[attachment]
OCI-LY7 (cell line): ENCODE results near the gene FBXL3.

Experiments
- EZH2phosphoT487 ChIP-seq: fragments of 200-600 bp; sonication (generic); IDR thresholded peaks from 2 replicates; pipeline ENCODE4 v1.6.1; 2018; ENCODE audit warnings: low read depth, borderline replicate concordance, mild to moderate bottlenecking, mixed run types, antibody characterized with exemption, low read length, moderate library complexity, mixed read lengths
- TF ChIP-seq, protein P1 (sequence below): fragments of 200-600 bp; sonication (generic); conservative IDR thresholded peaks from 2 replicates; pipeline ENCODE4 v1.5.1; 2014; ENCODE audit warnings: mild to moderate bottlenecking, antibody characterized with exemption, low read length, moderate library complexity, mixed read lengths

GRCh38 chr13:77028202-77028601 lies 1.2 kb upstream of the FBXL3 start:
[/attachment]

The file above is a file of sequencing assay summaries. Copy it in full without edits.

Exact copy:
OCI-LY7 (cell line): ENCODE results near the gene FBXL3.

Experiments
- EZH2phosphoT487 ChIP-seq: fragments of 200-600 bp; sonication (generic); IDR thresholded peaks from 2 replicates; pipeline ENCODE4 v1.6.1; 2018; ENCODE audit warnings: low read depth, borderline replicate concordance, mild to moderate bottlenecking, mixed run types, antibody characterized with exemption, low read length, moderate library complexity, mixed read lengths
- TF ChIP-seq, protein P1 (sequence below): fragments of 200-600 bp; sonication (generic); conservative IDR thresholded peaks from 2 replicates; pipeline ENCODE4 v1.5.1; 2014; ENCODE audit warnings: mild to moderate bottlenecking, antibody characterized with exemption, low read length, moderate library complexity, mixed read lengths

GRCh38 chr13:77028202-77028601 lies 1.2 kb upstream of the FBXL3 start: